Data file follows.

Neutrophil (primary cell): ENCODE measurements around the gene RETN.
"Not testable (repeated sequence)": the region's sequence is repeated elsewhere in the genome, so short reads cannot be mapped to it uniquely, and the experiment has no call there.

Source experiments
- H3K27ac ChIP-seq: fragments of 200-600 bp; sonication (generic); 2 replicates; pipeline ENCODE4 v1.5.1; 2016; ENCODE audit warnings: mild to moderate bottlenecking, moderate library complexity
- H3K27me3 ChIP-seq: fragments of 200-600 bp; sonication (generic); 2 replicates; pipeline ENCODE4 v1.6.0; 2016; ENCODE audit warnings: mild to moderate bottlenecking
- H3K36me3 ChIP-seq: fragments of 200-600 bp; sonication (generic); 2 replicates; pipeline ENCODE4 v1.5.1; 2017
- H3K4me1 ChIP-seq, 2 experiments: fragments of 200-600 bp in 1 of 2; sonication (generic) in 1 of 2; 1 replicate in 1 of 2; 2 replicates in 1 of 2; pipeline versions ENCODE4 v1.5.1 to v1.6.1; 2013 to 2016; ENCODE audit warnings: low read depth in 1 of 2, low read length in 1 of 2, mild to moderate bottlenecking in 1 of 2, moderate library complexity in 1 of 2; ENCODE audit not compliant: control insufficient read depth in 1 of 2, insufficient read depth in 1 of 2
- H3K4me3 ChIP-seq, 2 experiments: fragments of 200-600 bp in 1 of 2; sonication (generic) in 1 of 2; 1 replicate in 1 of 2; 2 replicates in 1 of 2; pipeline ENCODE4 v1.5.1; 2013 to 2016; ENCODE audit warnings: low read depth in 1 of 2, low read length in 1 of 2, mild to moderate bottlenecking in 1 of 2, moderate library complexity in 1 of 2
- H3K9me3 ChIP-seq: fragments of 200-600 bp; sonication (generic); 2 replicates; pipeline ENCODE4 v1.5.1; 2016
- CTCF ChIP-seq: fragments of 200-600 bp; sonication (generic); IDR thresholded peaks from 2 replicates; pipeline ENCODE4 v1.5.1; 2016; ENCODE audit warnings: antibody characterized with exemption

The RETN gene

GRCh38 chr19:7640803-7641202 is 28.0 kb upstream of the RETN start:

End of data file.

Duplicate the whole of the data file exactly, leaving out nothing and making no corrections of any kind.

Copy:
Neutrophil (primary cell): ENCODE measurements around the gene RETN.
"Not testable (repeated sequence)": the region's sequence is repeated elsewhere in the genome, so short reads cannot be mapped to it uniquely, and the experiment has no call there.

Source experiments
- H3K27ac ChIP-seq: fragments of 200-600 bp; sonication (generic); 2 replicates; pipeline ENCODE4 v1.5.1; 2016; ENCODE audit warnings: mild to moderate bottlenecking, moderate library complexity
- H3K27me3 ChIP-seq: fragments of 200-600 bp; sonication (generic); 2 replicates; pipeline ENCODE4 v1.6.0; 2016; ENCODE audit warnings: mild to moderate bottlenecking
- H3K36me3 ChIP-seq: fragments of 200-600 bp; sonication (generic); 2 replicates; pipeline ENCODE4 v1.5.1; 2017
- H3K4me1 ChIP-seq, 2 experiments: fragments of 200-600 bp in 1 of 2; sonication (generic) in 1 of 2; 1 replicate in 1 of 2; 2 replicates in 1 of 2; pipeline versions ENCODE4 v1.5.1 to v1.6.1; 2013 to 2016; ENCODE audit warnings: low read depth in 1 of 2, low read length in 1 of 2, mild to moderate bottlenecking in 1 of 2, moderate library complexity in 1 of 2; ENCODE audit not compliant: control insufficient read depth in 1 of 2, insufficient read depth in 1 of 2
- H3K4me3 ChIP-seq, 2 experiments: fragments of 200-600 bp in 1 of 2; sonication (generic) in 1 of 2; 1 replicate in 1 of 2; 2 replicates in 1 of 2; pipeline ENCODE4 v1.5.1; 2013 to 2016; ENCODE audit warnings: low read depth in 1 of 2, low read length in 1 of 2, mild to moderate bottlenecking in 1 of 2, moderate library complexity in 1 of 2
- H3K9me3 ChIP-seq: fragments of 200-600 bp; sonication (generic); 2 replicates; pipeline ENCODE4 v1.5.1; 2016
- CTCF ChIP-seq: fragments of 200-600 bp; sonication (generic); IDR thresholded peaks from 2 replicates; pipeline ENCODE4 v1.5.1; 2016; ENCODE audit warnings: antibody characterized with exemption

The RETN gene

GRCh38 chr19:7640803-7641202 is 28.0 kb upstream of the RETN start: